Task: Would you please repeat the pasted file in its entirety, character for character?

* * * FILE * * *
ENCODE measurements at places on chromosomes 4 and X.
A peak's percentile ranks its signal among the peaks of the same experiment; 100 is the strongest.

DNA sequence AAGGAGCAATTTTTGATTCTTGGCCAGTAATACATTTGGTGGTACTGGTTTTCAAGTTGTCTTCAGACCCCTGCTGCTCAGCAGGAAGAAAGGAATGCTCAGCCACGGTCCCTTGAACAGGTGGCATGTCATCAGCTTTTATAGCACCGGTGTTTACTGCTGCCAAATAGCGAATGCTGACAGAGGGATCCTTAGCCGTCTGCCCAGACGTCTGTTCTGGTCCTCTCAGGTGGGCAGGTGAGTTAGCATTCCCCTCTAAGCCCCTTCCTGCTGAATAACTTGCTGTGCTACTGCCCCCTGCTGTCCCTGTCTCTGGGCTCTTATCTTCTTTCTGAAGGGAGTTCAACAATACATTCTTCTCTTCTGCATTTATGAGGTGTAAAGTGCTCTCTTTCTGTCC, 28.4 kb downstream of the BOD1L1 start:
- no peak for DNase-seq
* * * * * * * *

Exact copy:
ENCODE measurements at places on chromosomes 4 and X.
A peak's percentile ranks its signal among the peaks of the same experiment; 100 is the strongest.

DNA sequence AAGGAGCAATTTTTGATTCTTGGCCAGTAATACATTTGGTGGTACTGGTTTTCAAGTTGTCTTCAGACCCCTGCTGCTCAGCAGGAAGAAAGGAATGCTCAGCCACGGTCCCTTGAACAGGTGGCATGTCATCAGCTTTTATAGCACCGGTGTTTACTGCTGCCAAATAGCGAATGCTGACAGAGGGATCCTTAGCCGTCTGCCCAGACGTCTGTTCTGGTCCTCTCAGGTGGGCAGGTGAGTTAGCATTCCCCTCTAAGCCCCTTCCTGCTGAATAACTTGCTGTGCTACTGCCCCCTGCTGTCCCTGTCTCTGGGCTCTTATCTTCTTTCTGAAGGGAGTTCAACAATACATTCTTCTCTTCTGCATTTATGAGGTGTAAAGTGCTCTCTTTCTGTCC, 28.4 kb downstream of the BOD1L1 start:
- no peak for DNase-seq